Cyprus Mail

FULL: France’s Total interested in LNG facility

Total’s CEO Christophe de Margerie

By Staff Reporter

FRENCH oil major Total seems to be interested in investing in a natural gas liquefaction terminal in Cyprus, President Nicos Anastasiades said yesterday.

Anastasiades was speaking in Paris shortly after meeting there with Total’s CEO Christophe de Margerie. The President took the opportunity to meet Total while on an official visit to France.

The President highlighted the French company’s stated interest in speeding up exploration and possible development of hydrocarbons in its two licensed blocks.

Following the talks, which lasted an hour, Anastasiades said it was evident that “Cyprus is a priority right now for Total.”

He said also that he discussed with the French company the possibility of their accelerating the exploration process and drilling in Cyprus’ Exclusive Economic Zone.

For his part, Christophe de Margerie said that Total intends to speed up the process for hydrocarbons exploration, and confirmed the company would be prospecting for oil as well as for natural gas.

Total would complete its surveys of the seabed and reach a decision on whether to drill in about 12 months, he said.

Asked whether Total was interested in a stake in a planned liquefied natural gas (LNG) plant on the island, Anastasiades said “it seems that [such interest] exists.”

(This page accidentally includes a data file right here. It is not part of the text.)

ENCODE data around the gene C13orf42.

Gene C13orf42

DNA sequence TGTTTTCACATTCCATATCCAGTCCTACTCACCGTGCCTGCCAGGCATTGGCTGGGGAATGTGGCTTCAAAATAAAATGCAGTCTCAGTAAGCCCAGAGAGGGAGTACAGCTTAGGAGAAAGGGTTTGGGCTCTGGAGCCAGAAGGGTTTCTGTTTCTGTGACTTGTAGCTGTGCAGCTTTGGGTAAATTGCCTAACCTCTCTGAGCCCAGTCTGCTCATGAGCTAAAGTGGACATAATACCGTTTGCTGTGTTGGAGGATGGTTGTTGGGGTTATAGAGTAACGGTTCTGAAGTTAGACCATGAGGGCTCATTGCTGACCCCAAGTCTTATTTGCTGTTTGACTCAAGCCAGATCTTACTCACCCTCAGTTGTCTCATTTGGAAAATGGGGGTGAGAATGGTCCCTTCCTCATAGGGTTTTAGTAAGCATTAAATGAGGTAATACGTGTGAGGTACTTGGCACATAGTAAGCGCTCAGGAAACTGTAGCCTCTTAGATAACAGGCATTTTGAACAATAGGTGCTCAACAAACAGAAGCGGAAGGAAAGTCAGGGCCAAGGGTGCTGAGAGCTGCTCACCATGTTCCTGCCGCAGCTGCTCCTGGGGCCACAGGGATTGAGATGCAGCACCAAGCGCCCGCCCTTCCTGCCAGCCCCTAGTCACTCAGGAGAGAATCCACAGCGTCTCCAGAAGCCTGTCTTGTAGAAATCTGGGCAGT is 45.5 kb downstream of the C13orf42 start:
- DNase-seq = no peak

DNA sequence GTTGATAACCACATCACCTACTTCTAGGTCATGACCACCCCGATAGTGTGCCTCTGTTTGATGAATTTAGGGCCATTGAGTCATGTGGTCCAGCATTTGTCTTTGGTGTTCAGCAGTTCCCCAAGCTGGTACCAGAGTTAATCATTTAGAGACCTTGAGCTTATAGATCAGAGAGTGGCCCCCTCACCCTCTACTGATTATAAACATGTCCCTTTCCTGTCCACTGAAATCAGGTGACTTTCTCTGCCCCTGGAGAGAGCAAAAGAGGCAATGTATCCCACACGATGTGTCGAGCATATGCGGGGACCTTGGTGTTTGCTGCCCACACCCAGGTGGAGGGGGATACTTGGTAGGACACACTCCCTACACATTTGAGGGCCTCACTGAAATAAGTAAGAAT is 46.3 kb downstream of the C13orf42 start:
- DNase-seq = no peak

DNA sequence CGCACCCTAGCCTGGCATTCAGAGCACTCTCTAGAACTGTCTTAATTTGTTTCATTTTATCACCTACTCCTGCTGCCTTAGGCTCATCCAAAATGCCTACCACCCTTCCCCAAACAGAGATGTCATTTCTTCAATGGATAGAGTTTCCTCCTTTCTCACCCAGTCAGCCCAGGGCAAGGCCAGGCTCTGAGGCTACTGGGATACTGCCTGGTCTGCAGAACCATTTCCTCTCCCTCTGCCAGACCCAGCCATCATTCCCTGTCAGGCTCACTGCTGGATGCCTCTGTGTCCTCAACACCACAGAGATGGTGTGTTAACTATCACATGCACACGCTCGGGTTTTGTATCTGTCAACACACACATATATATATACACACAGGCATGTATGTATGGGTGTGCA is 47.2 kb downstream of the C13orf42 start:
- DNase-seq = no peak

He said the government is currently discussing with Noble Energy and Delek – partners in the Block 12 license – their potential involvement in the LNG facility, but added that Total has the option of investing in the plant in the future should it so choose.

US energy firm Noble has a head start, being the first to have prospected for Cyprus hydrocarbons. In late 2011 the Texas-based company reported significant potential gas finds after exploratory drilling in a promising field in Block 12. Follow-up drilling at the field began a week ago.

Cyprus is seeking a deal establishing a joint venture between the state hydrocarbons company and Noble for the development of the LNG plant. The joint venture would be a special-purpose vehicle to seek out investors for the terminal.

The intended deal relates to the construction of a single train of five million tonnes per annum. The gas reserves believed to lie within Noble’s Block 12 concession alone are deemed sufficient for a one-train facility.

But the master plan for the site allows for the construction of several trains; more trains could be added to the facility in the event of additional gas discoveries in other concessions, such as Total’s.

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